Posted by: Debbra Dunning Brouillette | July 4, 2010

Ain’t it funny how time slips away?

There are lots of ways we talk about time. We kill time. We waste it. We make time. We lose track of time. We find it.

Time drags by when we’re waiting for something. Time flies when we’re doing something we love. And sometimes, like the song says, time just slips away…


We always want more of it.

We say we want to live a long life, because we want more time…to be with our loved ones, to do things we enjoy, to travel to places we want to see, and to become all that we want to be.

You may have heard it said that no one on his/her deathbed says, “I wish I’d spent more time at the office.” To the contrary, many who find themselves at the end of their lives express regret that they didn’t spend more time with their families, or didn’t say “I love you” enough.

So, maybe we should take a good look at the time we have now – the days, weeks, and months that we are filling up with “life.” Maybe we should evaluate how we are we using this precious gift that Barbara Sher has called “the only wealth we’re given.”

We’ve all seen this quote: “Today is a gift. That’s why they call it the present.” Although now a bit overused, it’s so true, as are most well worn adages:

“Time and tide wait for no man.” This ancient phrase, which can be traced back to the year 1225, means no one, not even a king,* is so powerful that he or she can stop the march of time or be in control of the tides.

The desire to harness time, to hold onto it and stretch it to its limits has always been and will always be. We’ve heard it expressed in modern day songs like “If I could turn back time” by Cher and “(If I could save) Time in a bottle” by Jim Croce.

Does anyone remember the 1961 Broadway musical, “Stop the world – I want to get off?” That’s what I think of as I watch everyone rushing around to get more done within the 24 hours of the day. Who wouldn’t like to step outside the time domain for a while and just “be,” without an agenda?

But all the wishes and “if onlys” won’t make it so. God is the only one who has the privilege of existing outside the strictures of time. After all, He invented it, and gave us in His infinite wisdom, 24 hours to do all we need to do: work, play, eat, pray, love (there’s a book title in there somewhere!) and sleep.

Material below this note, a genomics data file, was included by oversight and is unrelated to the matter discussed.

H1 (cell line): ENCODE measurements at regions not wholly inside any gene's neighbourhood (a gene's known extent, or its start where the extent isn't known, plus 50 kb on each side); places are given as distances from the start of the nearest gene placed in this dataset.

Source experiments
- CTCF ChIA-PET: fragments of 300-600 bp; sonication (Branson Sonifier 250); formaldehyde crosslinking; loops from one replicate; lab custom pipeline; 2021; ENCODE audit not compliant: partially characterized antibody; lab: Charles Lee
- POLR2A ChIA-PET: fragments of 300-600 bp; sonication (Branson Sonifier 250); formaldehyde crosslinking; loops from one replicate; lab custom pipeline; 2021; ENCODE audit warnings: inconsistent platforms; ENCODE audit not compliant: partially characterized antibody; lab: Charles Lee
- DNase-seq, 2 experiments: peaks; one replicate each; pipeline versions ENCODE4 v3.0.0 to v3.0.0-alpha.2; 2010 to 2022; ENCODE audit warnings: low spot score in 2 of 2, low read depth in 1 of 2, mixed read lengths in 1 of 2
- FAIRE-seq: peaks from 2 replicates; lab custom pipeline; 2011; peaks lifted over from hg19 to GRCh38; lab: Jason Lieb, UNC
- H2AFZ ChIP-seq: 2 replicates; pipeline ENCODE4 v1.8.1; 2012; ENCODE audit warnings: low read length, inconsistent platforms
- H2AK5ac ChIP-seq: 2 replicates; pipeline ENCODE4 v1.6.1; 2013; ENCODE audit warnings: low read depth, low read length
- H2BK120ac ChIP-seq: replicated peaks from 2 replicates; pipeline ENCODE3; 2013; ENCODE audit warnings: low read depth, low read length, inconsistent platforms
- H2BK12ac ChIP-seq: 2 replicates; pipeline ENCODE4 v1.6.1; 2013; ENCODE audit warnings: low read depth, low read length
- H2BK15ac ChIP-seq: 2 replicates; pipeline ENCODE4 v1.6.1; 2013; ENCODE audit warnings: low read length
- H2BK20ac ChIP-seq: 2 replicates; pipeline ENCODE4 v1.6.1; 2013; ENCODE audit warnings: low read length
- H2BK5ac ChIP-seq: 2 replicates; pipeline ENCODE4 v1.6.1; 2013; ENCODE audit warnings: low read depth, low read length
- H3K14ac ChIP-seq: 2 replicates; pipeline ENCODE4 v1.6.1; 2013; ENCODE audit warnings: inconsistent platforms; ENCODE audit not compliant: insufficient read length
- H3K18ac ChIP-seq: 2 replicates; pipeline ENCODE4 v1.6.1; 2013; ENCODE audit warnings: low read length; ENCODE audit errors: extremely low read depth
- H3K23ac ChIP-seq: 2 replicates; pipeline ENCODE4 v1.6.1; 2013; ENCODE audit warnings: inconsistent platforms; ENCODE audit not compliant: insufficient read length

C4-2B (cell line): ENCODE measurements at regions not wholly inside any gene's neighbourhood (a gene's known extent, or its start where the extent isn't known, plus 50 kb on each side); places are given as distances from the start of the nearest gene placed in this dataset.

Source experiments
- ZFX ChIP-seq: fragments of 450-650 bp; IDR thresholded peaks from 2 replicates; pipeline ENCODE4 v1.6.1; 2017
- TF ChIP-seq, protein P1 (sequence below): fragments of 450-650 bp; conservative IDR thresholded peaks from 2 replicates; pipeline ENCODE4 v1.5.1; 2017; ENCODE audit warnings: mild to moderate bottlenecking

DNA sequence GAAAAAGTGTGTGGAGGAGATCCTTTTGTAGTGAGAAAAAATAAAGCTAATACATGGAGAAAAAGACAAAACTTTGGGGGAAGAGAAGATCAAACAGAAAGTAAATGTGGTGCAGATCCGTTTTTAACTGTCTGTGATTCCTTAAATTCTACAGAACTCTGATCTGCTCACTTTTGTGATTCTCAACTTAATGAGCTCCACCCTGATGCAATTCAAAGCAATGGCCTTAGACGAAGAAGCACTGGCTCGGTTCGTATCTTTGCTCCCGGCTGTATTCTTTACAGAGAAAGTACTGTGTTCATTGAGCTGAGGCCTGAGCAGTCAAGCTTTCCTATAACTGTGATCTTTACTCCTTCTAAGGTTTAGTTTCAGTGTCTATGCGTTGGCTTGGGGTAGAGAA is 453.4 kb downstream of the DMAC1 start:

How many parents have watched their sons or daughters graduate from high school and wished, just for an instant, that they could watch them grow up all over again?

How many of you have wished you could have had more time with your mom or dad while they were here?

Do you wish you could spend more time with your kids, or your husband, but can’t seem to win the “battle with busyness?” As Michael Althsuler says, “The bad news is time flies. The good news is you’re the pilot.” If you know a situation needs changing, get in the cockpit and fly that plane!

All that we can do is be aware and remind ourselves daily of time’s precious fragility. Like a flower that blooms and soon wilts, time is ours to be used, to be filled with memory-worthy moments, and to be cherished.

I leave you with quotes on time by others that may inspire you even more to think about how you are using your “24 little hours.”

Henry Van Dyke — Time is too slow for those who wait, too swift for those who fear, too long for those who grieve, too short for those who rejoice, but for those who love, time is eternity.

Henry David Thoreau — 
You cannot kill time without injuring eternity. Thoreau also said: — It’s not enough to be busy, so are the ants. The question is, what are we busy about?

Samuel Smiles — Lost wealth may be replaced by industry, lost knowledge by study, lost health by temperance or medicine, but lost time is gone forever.

Jack London — I would rather be ashes than dust! I would rather that my spark should burn out in a briliant blaze that it should be stifled by dry rot. I would rather be a superb meteor, every atom of me in magnificent glow, than a sleepy and permanent planet. The proper function of man is to live, not to exist. I shall not waste my days in trying to prolong them. I shall use my time.

John Randolph — 
Time is at once the most valuable and the most perishable of all our possessions.

Sir John Lubbock — 
In truth, people can generally make time for what they choose to do; it is not really the time but the will that is lacking.

Mary O’Connor — 
It’s not so much how busy you are, but why you are busy. The bee is praised. The mosquito is swatted.

Benjamin Franklin — Dost thou love life? Then do not squander time, for that is the stuff life is made of.

*King Canute (995–1035) was the king of England, Denmark and Norway. The story has it that he commanded the tide to stop. Most people thought he was being arrogant and presumptuous. According to the original story though, he knew he couldn’t stop the tide and was trying to demonstrate to his subjects the limits of a king’s power.

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Responses

  1. So true, time flys when you are having fun!

    Toni


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